East Midlands

The East Midlands, in its broadest sense, is the eastern part of central England (and therefore part of the United Kingdom as well).


The East Midlands include several traditional English counties:

Cities and towns




The East Midlands covers three major landscape areas: The relatively flat coastal plain of Lincolnshire, the river valley of the Trent, the third largest (and longest) river in England, and the southern end of the Pennine range of hills in Derbyshire.

The second of these contains several large cities: Nottingham, Leicester and Derby, historically centres based around coal mining and heavy industry.

This is one of the driest regions of England.

Get in

By plane

East Midlands Airport is close to Nottingham, Derby, Leicester and Loughborough and serves destinations in Europe, the USA and Caribbean, including low-cost carriers. It is a small modern airport with buses to the main cities nearby. Doncaster Sheffield Airport in Yorkshire is the closest airport outside the region. Manchester, Leeds Bradford and Birmingham airports are also easily accessible.

Of the London airports, Luton and Stansted are most convenient. Trains leave Luton airport hourly and take is 1 hour to Leicester and 1.5 hours to Nottingham. Stansted has hourly trains to Leicester that take 2.5 hrs.

By car

The M1 motorway provides direct access from London, Sheffield and Leeds to the region and each of its three main urban centres.


In this region the traveller should look out for:

The Peak District National Park: Despite what the name may suggest, this area contains only rounded hills and is in fact named after an historical tribe. This national park is dominated by bleak "Edges" of hard rock, and caves of limestone at Castleton in Derbyshire. The village of Eyam, known as the 'plague village', is famous for the villagers voluntarily quarantining themselves to prevent the spread of the black death (bubonic plague) to other villages in the mediaeval period. It also contains significant items of historical interest. There is very good walking in this area, and is the start of the Pennine Way long distance footpath.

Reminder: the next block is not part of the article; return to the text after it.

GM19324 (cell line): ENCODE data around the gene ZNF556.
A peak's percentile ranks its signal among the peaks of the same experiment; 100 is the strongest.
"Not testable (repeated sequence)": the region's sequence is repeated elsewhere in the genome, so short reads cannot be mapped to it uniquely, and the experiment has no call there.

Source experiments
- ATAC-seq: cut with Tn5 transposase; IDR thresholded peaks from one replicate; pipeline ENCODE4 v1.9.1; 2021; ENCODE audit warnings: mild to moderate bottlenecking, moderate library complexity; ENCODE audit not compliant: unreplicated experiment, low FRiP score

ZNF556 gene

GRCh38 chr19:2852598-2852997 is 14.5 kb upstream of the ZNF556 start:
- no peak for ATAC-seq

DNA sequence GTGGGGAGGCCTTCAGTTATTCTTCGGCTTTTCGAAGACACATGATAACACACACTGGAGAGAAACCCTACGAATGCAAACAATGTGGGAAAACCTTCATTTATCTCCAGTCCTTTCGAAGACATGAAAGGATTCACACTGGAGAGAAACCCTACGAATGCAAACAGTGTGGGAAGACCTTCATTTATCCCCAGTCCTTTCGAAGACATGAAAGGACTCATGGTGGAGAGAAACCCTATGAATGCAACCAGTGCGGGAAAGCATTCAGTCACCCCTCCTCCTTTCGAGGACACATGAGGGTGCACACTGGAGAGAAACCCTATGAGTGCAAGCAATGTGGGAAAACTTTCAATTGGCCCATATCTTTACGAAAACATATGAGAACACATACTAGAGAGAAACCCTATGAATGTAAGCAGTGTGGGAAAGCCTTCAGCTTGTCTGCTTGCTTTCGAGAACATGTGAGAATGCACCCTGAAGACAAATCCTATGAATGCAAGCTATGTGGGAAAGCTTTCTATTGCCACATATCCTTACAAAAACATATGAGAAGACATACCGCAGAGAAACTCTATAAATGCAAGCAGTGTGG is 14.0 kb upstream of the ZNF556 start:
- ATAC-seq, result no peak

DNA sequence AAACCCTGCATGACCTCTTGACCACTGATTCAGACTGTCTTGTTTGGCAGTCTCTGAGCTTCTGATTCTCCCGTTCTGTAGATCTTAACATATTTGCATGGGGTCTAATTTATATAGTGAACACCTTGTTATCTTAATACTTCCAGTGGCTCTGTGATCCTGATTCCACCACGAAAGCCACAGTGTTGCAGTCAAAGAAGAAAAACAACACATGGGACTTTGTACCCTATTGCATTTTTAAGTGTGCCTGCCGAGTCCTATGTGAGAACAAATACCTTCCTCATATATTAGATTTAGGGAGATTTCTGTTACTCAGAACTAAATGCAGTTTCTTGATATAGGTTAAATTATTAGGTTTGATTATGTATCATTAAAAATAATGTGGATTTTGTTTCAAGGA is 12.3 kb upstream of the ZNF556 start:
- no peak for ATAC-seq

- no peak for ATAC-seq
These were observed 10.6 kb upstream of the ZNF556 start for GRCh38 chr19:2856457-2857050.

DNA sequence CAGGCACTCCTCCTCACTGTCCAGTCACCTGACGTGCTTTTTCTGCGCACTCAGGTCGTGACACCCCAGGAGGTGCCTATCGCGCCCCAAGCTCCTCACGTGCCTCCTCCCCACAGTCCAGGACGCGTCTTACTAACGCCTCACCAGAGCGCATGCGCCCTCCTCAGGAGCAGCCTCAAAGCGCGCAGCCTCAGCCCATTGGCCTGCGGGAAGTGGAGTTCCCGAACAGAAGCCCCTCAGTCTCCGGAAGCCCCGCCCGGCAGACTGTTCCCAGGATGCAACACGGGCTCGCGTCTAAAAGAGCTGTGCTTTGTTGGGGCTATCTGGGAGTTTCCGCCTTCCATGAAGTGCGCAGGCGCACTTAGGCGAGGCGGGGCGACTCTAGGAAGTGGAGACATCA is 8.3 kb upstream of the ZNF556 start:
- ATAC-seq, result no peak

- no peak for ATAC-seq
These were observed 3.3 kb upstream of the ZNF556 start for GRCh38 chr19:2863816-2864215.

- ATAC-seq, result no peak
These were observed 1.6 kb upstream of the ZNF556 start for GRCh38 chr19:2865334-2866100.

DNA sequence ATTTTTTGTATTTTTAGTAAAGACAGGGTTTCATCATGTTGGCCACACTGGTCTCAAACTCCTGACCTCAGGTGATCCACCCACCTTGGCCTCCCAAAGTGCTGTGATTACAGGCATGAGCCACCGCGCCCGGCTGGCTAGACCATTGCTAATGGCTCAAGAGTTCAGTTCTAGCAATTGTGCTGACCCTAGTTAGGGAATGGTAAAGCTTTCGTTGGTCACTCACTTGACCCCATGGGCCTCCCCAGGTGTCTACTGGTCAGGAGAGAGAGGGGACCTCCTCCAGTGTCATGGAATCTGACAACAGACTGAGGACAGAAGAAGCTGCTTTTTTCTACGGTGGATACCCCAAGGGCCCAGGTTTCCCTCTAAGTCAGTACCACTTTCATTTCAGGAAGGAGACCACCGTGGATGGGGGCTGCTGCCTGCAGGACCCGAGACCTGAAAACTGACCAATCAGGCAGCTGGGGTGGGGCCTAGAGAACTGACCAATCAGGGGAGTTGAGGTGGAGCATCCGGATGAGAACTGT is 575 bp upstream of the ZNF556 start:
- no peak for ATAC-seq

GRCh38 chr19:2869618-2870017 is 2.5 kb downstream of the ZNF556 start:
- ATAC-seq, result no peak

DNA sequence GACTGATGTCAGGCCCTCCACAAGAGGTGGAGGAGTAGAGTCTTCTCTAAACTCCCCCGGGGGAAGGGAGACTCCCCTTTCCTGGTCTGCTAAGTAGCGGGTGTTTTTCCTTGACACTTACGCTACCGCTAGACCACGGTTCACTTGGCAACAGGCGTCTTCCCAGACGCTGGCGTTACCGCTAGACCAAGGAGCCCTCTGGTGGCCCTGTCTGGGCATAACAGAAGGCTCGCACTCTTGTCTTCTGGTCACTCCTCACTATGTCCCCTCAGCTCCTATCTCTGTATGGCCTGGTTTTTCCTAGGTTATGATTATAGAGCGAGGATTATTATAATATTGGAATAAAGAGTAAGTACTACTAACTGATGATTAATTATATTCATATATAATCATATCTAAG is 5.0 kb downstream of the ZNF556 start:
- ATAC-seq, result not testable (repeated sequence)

Nottinghamshire contains the remnant of Sherwood Forest, legendary home of Robin Hood. Although much of the forest park is a modern plantation, there is still an ancient tree known as the "Major Oak" associated with the area.

The river Trent in Nottinghamshire has a spectacular tidal wave or "Aegier". Well worth visiting.

Lincoln is a smaller, old cathedral city to the east of the region, and well worth a visit for the cathedral alone, which has been described by some as the most beautiful building in Europe. The city's castle also has one of the four surviving original copies of the Magna Carta. There is a fascinating old town with cobbled streets and unusual shops.

Rural Lincolnshire has a variety of small towns, most of which are worth a brief look. In the spring Spalding hosts a bulb festival with floats made of Tulips.

On the east coast the wildlife sanctuary at Donna Nook is an excellent place to watch seals, but check they will be there when they visit. There are beaches, but they tend to be chilly.

Go next

This article is issued from Wikivoyage - version of the Sunday, March 06, 2016. The text is available under the Creative Commons Attribution/Share Alike but additional terms may apply for the media files.